This to me is one of the most remarkable aspects of information-based businesses: you have saleable assets just lying around everywhere. All it takes is some repackaging and repurposing and they can be turned directly into revenue-generating assets relatively quickly. 

The core asset that makes the business viable is the aggregated attention of our subscribers and followers. As long as that relationship is strong, there are any number of needs and problems we can solve for them.

All these decisions and projects together have worked wonderfully, completely turning around the business and returning it to profitability. After losing money for the first few months of the year, the last few months have been some of our most profitable ever. Not to mention, our culture feels more supercharged and determined than ever as we tackled this crisis and resolved it through sheer ingenuity and hard work.

5. Changing our policies and priorities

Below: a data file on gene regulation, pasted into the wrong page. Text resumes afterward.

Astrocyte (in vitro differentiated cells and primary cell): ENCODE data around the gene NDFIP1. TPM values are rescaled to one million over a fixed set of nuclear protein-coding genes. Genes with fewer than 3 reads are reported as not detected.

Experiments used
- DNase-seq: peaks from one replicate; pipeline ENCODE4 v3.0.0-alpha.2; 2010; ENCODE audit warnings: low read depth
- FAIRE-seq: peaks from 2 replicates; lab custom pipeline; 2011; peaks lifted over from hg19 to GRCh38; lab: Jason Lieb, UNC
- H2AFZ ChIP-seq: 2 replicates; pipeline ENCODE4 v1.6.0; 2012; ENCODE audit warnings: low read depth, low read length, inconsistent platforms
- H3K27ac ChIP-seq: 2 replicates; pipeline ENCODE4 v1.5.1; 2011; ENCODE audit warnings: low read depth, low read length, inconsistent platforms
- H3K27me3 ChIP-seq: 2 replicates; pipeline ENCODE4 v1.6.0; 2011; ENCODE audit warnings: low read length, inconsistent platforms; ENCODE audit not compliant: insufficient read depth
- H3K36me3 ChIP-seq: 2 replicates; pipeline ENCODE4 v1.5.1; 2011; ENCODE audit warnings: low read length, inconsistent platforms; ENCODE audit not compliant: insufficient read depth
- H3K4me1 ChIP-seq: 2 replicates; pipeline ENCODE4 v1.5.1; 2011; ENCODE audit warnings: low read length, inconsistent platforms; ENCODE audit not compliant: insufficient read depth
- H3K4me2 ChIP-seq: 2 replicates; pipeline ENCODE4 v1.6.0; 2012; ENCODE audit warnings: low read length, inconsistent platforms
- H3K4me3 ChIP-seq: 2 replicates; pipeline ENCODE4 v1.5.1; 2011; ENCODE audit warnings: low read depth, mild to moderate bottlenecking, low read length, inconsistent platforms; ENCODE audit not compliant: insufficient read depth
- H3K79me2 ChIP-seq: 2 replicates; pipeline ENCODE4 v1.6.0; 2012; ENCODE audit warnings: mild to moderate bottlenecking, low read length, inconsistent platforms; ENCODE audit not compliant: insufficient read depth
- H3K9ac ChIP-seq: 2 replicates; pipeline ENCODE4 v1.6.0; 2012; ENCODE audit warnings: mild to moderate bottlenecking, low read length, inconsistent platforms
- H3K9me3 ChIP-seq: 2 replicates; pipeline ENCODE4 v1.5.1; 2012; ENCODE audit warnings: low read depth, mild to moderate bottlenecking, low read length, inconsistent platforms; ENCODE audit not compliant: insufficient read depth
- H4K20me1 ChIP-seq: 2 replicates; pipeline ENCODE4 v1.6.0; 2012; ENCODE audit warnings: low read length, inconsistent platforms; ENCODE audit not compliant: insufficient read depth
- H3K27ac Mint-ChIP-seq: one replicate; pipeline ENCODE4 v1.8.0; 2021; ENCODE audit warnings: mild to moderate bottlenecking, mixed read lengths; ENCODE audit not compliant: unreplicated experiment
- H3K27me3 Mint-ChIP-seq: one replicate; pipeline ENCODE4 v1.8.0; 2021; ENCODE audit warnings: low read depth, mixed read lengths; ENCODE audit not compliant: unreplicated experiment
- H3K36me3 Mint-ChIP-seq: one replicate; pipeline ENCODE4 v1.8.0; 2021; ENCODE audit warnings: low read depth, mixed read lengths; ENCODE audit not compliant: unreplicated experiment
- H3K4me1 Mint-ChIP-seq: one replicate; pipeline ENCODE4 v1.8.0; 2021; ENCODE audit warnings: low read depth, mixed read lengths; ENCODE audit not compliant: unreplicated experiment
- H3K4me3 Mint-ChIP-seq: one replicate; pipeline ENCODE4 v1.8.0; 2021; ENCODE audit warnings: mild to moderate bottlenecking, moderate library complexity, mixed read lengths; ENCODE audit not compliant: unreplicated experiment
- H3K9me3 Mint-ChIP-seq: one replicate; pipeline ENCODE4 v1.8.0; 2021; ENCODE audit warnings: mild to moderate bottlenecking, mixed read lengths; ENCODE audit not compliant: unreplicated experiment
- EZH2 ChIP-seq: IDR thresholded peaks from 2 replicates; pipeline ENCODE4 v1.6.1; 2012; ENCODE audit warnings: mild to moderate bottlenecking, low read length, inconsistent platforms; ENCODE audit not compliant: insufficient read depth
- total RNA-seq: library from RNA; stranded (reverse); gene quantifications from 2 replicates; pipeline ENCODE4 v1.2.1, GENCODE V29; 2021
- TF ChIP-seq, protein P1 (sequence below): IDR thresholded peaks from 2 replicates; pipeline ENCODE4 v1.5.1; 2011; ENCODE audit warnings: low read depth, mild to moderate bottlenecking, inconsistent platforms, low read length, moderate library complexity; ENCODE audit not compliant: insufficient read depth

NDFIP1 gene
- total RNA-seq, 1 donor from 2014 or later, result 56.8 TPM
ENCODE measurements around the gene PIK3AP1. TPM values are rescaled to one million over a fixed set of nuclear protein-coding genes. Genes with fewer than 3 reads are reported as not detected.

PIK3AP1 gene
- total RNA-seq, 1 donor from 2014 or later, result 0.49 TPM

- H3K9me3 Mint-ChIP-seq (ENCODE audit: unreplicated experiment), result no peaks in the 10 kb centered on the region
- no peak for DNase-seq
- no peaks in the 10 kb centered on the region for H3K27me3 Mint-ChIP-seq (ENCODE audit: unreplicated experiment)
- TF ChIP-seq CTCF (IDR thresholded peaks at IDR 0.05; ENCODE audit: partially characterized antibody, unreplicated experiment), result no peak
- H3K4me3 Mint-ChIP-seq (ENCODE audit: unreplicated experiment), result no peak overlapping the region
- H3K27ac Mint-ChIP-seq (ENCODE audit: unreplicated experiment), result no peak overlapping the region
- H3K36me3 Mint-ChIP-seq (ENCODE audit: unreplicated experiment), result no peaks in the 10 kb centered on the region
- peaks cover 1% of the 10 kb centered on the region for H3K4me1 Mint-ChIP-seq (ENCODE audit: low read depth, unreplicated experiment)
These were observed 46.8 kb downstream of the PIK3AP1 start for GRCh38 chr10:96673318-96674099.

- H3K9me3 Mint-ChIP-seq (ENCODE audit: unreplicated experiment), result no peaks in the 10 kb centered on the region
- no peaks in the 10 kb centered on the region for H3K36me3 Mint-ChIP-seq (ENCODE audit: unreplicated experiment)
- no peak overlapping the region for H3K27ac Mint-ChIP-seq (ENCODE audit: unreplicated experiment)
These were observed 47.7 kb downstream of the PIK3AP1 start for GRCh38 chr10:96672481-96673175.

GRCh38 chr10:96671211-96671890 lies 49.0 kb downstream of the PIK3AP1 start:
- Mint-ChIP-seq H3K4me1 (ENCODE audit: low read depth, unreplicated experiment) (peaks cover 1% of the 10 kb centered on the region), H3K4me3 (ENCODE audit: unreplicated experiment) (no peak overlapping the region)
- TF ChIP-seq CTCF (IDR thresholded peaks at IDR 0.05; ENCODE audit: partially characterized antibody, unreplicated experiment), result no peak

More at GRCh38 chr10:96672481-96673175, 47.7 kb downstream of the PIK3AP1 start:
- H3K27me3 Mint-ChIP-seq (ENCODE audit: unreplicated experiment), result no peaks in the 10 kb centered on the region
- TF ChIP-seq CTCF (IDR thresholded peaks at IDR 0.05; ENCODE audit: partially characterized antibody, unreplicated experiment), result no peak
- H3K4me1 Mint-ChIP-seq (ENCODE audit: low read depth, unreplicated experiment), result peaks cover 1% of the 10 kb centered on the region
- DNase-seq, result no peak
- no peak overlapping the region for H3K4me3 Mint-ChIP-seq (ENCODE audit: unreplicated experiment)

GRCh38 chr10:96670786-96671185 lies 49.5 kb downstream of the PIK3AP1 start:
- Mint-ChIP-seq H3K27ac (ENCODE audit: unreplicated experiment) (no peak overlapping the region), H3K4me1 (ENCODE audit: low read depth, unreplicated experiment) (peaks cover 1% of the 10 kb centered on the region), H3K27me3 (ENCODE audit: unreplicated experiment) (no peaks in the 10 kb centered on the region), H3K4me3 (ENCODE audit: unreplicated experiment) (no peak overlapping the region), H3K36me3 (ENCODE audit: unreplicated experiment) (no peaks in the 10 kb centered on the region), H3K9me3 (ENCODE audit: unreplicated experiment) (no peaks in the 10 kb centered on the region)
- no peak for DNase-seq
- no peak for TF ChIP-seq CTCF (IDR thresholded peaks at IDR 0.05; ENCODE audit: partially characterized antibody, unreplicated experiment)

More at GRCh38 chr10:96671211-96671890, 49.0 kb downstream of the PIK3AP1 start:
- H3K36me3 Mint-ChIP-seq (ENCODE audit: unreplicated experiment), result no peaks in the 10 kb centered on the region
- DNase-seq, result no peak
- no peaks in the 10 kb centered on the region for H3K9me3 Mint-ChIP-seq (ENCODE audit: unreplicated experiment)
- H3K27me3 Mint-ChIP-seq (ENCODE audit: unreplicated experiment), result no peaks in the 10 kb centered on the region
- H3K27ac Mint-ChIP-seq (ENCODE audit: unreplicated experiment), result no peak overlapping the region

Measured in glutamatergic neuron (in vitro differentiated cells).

The transition from 2021 to 2022 was the first time in the company’s history that we failed to grow. Instead, our revenue shrunk by 1/3, from about $3 million to $2 million USD.

I hadn’t realized up to that point how much of our culture, strategy, and mindset was shaped by this background expectation that growth was guaranteed. We always had the luxury of preparing for the long term, committing to long timelines, and investing now to reap the benefits later, all because we could rely on revenues growing seemingly on their own.

The first half of 2023 was a jarring return to reality, and I was surprised by how many things had to change about how I operated and made decisions. Here were a few of the most substantive shifts I’ve made as a result:

Preferring contractors over full-time employees

I had always strongly preferred to hire people full-time, as W2 (or equivalent) employees with good salaries and substantial benefits. I saw it as a moral duty, recalling the precarity of my 20s.